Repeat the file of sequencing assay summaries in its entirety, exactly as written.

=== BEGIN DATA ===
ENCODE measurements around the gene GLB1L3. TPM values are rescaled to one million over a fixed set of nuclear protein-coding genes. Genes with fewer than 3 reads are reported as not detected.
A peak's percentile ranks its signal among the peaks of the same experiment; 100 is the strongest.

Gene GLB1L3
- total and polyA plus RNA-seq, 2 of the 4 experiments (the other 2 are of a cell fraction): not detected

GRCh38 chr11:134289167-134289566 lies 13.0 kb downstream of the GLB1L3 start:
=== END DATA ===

ENCODE measurements around the gene GLB1L3. TPM values are rescaled to one million over a fixed set of nuclear protein-coding genes. Genes with fewer than 3 reads are reported as not detected.
A peak's percentile ranks its signal among the peaks of the same experiment; 100 is the strongest.

Gene GLB1L3
- total and polyA plus RNA-seq, 2 of the 4 experiments (the other 2 are of a cell fraction): not detected

GRCh38 chr11:134289167-134289566 lies 13.0 kb downstream of the GLB1L3 start: